July 1st would have been Esther’s 75th birthday. This post is in honor of her.
The night I moved into the house on Grandview Avenue in El Paso, I questioned myself. Again.
What am I doing here, in this little bedroom? In yet another new place amidst strange surroundings? What can I bring to this situation at the border? What difference can I possibly make in the lives of these migrant families fleeing their desperate lives of violence and poverty?
It was December 14. Both Gaudete Sunday — the third Sunday of Advent marked by joy in the midst of darkness — and the beginning of Las Posadas — the reenactment of Joseph and a pregnant Mary seeking shelter the night her baby was to be born. Earlier I’d joined Esther and the Latino community in downtown El Paso, going door to door, asking the same question that was on my heart: “Do you have room? Is there a place for me here?”
The irony of the situation didn’t elude me.
But it wasn’t like I didn’t have a place to stay. Granted, it wasn’t “home,” but Esther had agreed to take me in, after all. All she knew was that I wanted to serve the migrants and refugees. She took a chance. She agreed to support me.
I looked out from my bedroom window — a high-paned glass that ran the entire length of the wall. Thousands of yellow flickering lights spread across Ciudad Juarez, Mexico, reaching toward the mountains. How many people out there are suffering tonight, I wondered? How many face a future desperately more uncertain than mine? How many are unsafe? In that moment, my life, my concerns, felt small by comparison.
And in that moment I realized, this isn’t about me. My being here in El Paso. It’s not about me striving to make something happen. To succeed at whatever it is I think my purpose is. No. This is about being willing and open. Willing to allow Spirit to use me. Open to whatever wants to be born in this situation. Open to allowing things to be as they are. I simply need to take my small self out of the equation.
Later that night I sat down on my bedroom floor and wrote this poem:
The Midwife of God
God with us
Grasping my hands
As the hot pains of labor
Sharp and prolonged
Cry for relief
Searching my eyes
For the answer to one vital question:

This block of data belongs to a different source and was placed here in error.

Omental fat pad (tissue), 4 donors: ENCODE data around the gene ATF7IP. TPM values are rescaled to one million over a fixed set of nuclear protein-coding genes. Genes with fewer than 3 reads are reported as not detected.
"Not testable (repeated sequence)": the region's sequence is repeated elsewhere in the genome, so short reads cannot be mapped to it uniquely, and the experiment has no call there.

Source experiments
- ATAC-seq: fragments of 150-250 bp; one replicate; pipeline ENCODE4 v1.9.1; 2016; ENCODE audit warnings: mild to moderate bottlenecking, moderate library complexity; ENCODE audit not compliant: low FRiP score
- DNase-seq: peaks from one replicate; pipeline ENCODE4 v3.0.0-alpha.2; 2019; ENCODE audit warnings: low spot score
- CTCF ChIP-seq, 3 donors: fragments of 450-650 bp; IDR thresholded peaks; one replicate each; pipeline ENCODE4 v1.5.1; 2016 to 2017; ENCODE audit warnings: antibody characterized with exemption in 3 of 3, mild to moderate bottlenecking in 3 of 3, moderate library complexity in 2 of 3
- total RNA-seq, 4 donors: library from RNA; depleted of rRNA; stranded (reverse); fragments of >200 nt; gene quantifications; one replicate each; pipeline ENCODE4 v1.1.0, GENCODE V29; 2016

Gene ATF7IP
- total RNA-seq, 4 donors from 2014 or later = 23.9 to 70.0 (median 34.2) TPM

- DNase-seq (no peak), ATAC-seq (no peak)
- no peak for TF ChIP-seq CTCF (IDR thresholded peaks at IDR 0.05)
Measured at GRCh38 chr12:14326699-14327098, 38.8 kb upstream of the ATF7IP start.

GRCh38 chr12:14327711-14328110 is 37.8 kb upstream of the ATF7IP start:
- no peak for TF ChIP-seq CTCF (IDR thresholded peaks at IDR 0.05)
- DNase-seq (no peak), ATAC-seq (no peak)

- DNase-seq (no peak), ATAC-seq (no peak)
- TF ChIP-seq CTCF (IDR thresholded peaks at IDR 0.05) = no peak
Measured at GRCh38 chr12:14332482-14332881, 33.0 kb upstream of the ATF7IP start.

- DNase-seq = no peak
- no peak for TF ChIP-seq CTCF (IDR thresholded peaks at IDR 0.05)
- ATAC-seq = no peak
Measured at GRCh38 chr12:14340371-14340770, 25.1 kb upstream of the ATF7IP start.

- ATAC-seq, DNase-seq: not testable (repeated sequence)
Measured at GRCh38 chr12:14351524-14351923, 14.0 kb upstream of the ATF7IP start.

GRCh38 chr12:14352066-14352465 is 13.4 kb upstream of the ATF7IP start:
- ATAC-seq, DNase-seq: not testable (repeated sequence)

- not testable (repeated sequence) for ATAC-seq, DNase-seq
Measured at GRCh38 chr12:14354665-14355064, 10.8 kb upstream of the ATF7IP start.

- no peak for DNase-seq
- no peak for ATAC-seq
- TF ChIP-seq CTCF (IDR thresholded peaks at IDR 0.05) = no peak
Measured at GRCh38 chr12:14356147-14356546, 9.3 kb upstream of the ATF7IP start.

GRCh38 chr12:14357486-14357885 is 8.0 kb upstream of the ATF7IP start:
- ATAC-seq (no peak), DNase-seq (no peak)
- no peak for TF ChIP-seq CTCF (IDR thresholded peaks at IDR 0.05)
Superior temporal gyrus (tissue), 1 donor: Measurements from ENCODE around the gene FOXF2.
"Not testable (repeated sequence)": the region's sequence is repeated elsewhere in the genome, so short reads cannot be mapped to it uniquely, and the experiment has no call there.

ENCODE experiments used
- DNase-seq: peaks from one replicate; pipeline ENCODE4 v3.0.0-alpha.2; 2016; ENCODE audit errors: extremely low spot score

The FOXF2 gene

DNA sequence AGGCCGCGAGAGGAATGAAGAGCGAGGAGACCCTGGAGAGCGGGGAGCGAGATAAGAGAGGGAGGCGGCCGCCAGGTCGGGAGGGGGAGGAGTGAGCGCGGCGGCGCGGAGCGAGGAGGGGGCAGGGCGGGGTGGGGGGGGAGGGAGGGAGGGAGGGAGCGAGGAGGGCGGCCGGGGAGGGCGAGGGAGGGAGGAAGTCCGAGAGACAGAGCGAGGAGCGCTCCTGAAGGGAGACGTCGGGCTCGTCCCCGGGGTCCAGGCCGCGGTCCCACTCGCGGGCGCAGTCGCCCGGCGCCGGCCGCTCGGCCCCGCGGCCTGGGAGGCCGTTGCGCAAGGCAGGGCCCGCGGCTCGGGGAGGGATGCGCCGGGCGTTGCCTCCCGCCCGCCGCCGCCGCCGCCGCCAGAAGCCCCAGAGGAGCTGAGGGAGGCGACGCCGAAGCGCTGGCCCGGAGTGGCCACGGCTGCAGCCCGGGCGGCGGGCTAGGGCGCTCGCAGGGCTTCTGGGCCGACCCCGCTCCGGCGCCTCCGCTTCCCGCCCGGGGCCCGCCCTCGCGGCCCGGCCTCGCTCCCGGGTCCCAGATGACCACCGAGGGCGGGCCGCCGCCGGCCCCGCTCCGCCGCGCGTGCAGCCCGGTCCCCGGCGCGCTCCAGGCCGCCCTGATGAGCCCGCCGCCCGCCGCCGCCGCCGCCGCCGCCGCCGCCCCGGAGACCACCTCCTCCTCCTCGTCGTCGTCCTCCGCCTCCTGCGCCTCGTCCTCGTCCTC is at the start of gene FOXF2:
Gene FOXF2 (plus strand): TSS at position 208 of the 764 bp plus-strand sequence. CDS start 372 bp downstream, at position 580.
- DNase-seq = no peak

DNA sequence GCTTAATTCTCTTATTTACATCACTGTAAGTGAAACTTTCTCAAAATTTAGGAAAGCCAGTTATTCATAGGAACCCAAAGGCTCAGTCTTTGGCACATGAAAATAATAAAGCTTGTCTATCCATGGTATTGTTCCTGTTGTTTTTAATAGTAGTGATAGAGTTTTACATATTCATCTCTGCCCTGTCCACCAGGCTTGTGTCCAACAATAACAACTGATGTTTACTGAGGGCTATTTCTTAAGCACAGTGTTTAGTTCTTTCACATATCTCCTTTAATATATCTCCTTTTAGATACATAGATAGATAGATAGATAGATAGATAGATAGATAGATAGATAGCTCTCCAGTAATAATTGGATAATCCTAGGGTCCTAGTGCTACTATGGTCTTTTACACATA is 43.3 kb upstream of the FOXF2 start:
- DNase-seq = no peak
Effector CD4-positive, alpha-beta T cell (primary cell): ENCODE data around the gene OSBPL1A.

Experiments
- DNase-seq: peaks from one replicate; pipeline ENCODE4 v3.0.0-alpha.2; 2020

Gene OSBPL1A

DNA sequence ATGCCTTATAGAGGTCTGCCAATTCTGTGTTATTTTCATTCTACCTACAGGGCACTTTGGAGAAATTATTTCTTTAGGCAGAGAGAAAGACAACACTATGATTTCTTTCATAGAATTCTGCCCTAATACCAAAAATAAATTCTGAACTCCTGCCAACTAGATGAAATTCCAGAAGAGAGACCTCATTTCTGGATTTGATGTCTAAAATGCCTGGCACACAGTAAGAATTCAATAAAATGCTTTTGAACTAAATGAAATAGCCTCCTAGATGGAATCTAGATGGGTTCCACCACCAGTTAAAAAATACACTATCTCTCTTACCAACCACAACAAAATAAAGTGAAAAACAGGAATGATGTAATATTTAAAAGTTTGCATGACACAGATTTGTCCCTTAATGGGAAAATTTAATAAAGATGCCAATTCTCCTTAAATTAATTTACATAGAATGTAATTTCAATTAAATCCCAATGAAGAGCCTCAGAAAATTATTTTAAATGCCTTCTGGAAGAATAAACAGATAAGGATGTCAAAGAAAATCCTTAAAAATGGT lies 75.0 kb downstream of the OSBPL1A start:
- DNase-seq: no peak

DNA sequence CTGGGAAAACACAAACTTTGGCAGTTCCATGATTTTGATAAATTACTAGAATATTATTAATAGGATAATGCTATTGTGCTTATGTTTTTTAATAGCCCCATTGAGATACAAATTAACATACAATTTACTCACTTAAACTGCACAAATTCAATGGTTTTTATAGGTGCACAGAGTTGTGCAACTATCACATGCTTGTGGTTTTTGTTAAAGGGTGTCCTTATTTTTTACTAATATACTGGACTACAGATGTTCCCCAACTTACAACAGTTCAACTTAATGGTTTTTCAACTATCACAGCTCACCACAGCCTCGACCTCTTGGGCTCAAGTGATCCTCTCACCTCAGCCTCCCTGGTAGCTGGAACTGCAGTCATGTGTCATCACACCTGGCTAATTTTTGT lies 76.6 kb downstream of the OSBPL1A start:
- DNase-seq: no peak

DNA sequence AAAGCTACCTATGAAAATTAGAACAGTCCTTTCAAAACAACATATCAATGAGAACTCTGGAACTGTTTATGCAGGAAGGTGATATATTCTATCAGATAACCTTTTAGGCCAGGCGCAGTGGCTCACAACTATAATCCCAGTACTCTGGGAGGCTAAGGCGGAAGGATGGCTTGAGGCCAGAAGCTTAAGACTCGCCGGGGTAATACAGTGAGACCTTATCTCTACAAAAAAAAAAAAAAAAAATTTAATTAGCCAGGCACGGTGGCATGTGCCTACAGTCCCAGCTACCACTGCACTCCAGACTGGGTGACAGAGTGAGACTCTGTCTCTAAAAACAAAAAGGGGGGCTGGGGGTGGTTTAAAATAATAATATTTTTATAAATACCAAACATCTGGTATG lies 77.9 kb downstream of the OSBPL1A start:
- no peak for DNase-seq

Am I willing
To take on this labor
To be present to all that comes?
Am I willing
To support the life
Struggling to be born?
Day and night
The pain continues
Sweaty brow, clammy hands,
a raw dryness in my throat
Still I stand alongside
the moaning laborer
Rooted in solidarity
Committed to the cause
Until what emerges
Elicits a glorious light
Erasing the memory
And exuding hope
In the familiar darkness.
Months later, questions remain. And I remember to look for signs of the Source of life in the uncertainty. Signs like Esther, who stood by as midwife to the seed planted in me in El Paso. Signs like the words of encouragement and praise from friends who’ve been inspired by my journey. Possibly inspired to give birth to their own seeds of longing sprouting within.
Signs like the light that came to earth so many years ago, that shone in the darkness of an otherwise ordinary night in the desert.
I can’t believe I’m writing this. Esther died today.
Less than three weeks ago she came into my room at Grandview house and said she had some news. Esther never even ventured into my room, so when she pulled out a chair and sat down, right away I knew this was serious. She told me she had cancer and it had spread throughout her body. I was in shock. We all were.
Esther was the Sister of St. Joseph with whom I’d been living since I arrived in El Paso in early December. Over the past few months she’d been losing weight. I thought it was due to the stress of managing this big house by herself. Although I was helping as much as I could, having volunteers coming and going every two weeks or more, trying to feed them all, keep the house clean, and manage the bills, all seemed like a huge responsibility to me. And I wasn’t 70+ years old.
Then Esther had developed this unrelenting back pain on top of the weight loss. Still I didn’t attribute it to anything serious. Esther was just too spunky and vibrant. A former phys ed teacher, she’d often break into song. Remembering a show tune or classic that somehow related to the situation at the moment, she’d simply start singing. Not the least self-conscious at all. Even though she rarely got through the first line or verse before forgetting the rest.
I found this endearing.